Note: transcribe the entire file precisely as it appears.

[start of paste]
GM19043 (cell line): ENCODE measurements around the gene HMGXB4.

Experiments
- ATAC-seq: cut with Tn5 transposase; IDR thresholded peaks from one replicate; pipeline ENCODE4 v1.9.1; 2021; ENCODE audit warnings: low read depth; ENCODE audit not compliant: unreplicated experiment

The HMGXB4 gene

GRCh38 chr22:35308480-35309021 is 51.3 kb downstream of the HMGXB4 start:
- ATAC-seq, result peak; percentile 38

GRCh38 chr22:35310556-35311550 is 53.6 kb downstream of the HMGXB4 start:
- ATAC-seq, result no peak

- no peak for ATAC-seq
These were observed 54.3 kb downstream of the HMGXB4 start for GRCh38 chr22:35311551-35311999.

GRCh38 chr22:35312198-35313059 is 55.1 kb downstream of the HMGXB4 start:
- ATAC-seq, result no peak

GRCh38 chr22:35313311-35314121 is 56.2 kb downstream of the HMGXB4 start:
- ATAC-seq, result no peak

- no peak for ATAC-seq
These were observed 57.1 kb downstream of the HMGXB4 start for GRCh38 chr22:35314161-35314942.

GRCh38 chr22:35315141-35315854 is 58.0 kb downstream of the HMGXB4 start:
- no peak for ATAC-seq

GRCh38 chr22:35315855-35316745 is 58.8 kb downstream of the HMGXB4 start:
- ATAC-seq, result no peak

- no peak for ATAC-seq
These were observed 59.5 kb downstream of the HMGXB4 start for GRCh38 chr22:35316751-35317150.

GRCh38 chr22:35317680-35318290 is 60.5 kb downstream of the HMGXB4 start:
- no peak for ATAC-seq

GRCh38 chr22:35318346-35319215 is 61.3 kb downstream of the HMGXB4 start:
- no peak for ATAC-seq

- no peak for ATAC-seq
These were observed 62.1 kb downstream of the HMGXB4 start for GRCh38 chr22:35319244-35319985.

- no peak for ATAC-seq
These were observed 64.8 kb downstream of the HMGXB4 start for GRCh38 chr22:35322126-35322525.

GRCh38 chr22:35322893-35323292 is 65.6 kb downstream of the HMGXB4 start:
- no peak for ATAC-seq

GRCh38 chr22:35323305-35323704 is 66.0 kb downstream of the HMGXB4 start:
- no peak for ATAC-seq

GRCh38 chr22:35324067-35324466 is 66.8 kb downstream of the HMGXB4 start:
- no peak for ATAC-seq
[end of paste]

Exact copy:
GM19043 (cell line): ENCODE measurements around the gene HMGXB4.

Experiments
- ATAC-seq: cut with Tn5 transposase; IDR thresholded peaks from one replicate; pipeline ENCODE4 v1.9.1; 2021; ENCODE audit warnings: low read depth; ENCODE audit not compliant: unreplicated experiment

The HMGXB4 gene

GRCh38 chr22:35308480-35309021 is 51.3 kb downstream of the HMGXB4 start:
- ATAC-seq, result peak; percentile 38

GRCh38 chr22:35310556-35311550 is 53.6 kb downstream of the HMGXB4 start:
- ATAC-seq, result no peak

- no peak for ATAC-seq
These were observed 54.3 kb downstream of the HMGXB4 start for GRCh38 chr22:35311551-35311999.

GRCh38 chr22:35312198-35313059 is 55.1 kb downstream of the HMGXB4 start:
- ATAC-seq, result no peak

GRCh38 chr22:35313311-35314121 is 56.2 kb downstream of the HMGXB4 start:
- ATAC-seq, result no peak

- no peak for ATAC-seq
These were observed 57.1 kb downstream of the HMGXB4 start for GRCh38 chr22:35314161-35314942.

GRCh38 chr22:35315141-35315854 is 58.0 kb downstream of the HMGXB4 start:
- no peak for ATAC-seq

GRCh38 chr22:35315855-35316745 is 58.8 kb downstream of the HMGXB4 start:
- ATAC-seq, result no peak

- no peak for ATAC-seq
These were observed 59.5 kb downstream of the HMGXB4 start for GRCh38 chr22:35316751-35317150.

GRCh38 chr22:35317680-35318290 is 60.5 kb downstream of the HMGXB4 start:
- no peak for ATAC-seq

GRCh38 chr22:35318346-35319215 is 61.3 kb downstream of the HMGXB4 start:
- no peak for ATAC-seq

- no peak for ATAC-seq
These were observed 62.1 kb downstream of the HMGXB4 start for GRCh38 chr22:35319244-35319985.

- no peak for ATAC-seq
These were observed 64.8 kb downstream of the HMGXB4 start for GRCh38 chr22:35322126-35322525.

GRCh38 chr22:35322893-35323292 is 65.6 kb downstream of the HMGXB4 start:
- no peak for ATAC-seq

GRCh38 chr22:35323305-35323704 is 66.0 kb downstream of the HMGXB4 start:
- no peak for ATAC-seq

GRCh38 chr22:35324067-35324466 is 66.8 kb downstream of the HMGXB4 start:
- no peak for ATAC-seq